Salt Water Scene: You gotta love it

BY Lee Lowrimore

Amy Randolph adores the 210-gallon salt water reef tank prominently placed in her dining room. “I went to the local fish store ” says Randolph “and I saw the fish and the corals and everythings so colorful so beautiful and I just fell in love. I dove right in.” That was almost three years ago. She started with a 75-gallon tank but when her fish grew larger so did her aquarium. The 210-gallon unit she now has will accommodate fully grown fish allowing them to move through the water much more easily.

John Stout of Tropical Paradise and Mark Millington and Scott Shuster of Aquarium Solutions each got into the fish and aquarium business because of their love for the hobby. Millington and Shuster had large salt water tanks for years before they got jobs working at a local fish store. “My dentist Dr. Albert Bozart convinced us to try it as a business ” says Millington. “He could tell that we loved it.” Millington and Shuster put together a 265-gallon tank which they built into a wall of Dr. Bozarts waiting room.

Stouts love for aquariums started when he was fourteen. “My brother got a fish tank for Christmas and I didnt. I was mad. So I went and hung out at the fish store. By the time Christmas rolled around again I got a fish tank and by the time it rolled around again I was working there and Ive been doing it full-time since. That was 24 years ago.”

Yes. You gotta love it. And by some accounts its easy to do.

Salt water aquariums have become increasingly popular over the last 15 years. The color size and variety available in salt water livestock is unlike anything to be found in fresh water. Plus peoples love of a good movie should never be underestimated. The film Finding Nemo helped popularize the keeping of salt water fish.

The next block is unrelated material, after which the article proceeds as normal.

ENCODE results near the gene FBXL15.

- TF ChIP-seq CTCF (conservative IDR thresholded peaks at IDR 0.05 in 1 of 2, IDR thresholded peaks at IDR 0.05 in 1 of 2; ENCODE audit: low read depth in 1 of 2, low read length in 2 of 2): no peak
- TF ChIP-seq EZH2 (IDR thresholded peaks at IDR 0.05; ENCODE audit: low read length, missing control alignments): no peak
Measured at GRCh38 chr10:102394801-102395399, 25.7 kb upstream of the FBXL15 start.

“There are lots of Blue Tangs named Dori ” says Shuster. And Clownfish the ones that look like Nemo are extremely popular. Randolph for example has a beautiful large Blue Tang named Dori and seven Clownfish in her tank.

“We still have people who come in asking for Nemo ” says Shuster. “We had customers come to us last week ” says Millington “who have a son about to turn three. They bought the live rock and high-powered lights needed for a reef tank. The goal is to have it ready so that at Christmas their son gets Nemo.”

There are three kinds of salt water tanks: fish only fish and rock and full-blown reef tanks.

Reef tanks include corals marine animals that typically exist in colonies of many identical individuals. Having different species of fish and coral get along can be a tricky business. Randolph points to a Yellow Tang. “Sunny used to beat up Dori almost every day. Then I put more Tangs in the tank and right after that I noticed that Sunnys fins were torn a little. They keep him in check now. He was so mean.”

“You have to know which fish eat corals ” says Millington “which ones fight with each other and which ones eat other fish.” The fact that its a closed system can contribute to the problem says Shuster. “If two fish are fighting they have no place to go. They have no escape and if ones being a bully then a lot of times one fish will wind up picking the other to death.”

“Compatibility is definitely something thats learned ” says Stout. “Its not an exact science.” Fish will sometimes attack other fish or the coral for no apparent reason. “Once you have a fish in a reef tank its very very difficult to get it out. Theres all the rocks it can hide behind. You have to take apart the whole tank just to get one fish that woke up this morning and decided to start eating the corals. It doesnt happen all that often but it happens.”

While both Aquarium Solutions and Tropical Paradise will service an aquarium regularly these tanks require their owners daily attention. “Time has to be set aside to work with the aquarium ” says Stout “especially a reef tank. Its not a fish bowl where you put food in once a day and walk away.”

Owners must check chemical levels add water to compensate for evaporation be aware of whether or not one animal is attacking another and generally understand and keep track of the ecosystem theyve brought into their homes. “You need to know its going to be work going in ” continues Stout. “If you dont you end up with burnout. Youre going to be disappointed and spend a lot of money doing so.”

Stout says the job is still fun after 24 years “Especially when we get fish in. Its like Christmas.” Are Shuster and Millington happy they turned their hobby into a business? “Its getting better every year ” says Millington.

As for Randolph whose dining room is dominated by the sights and sounds of the South Seas she says “I cant imagine not having the tank here. I just love it.”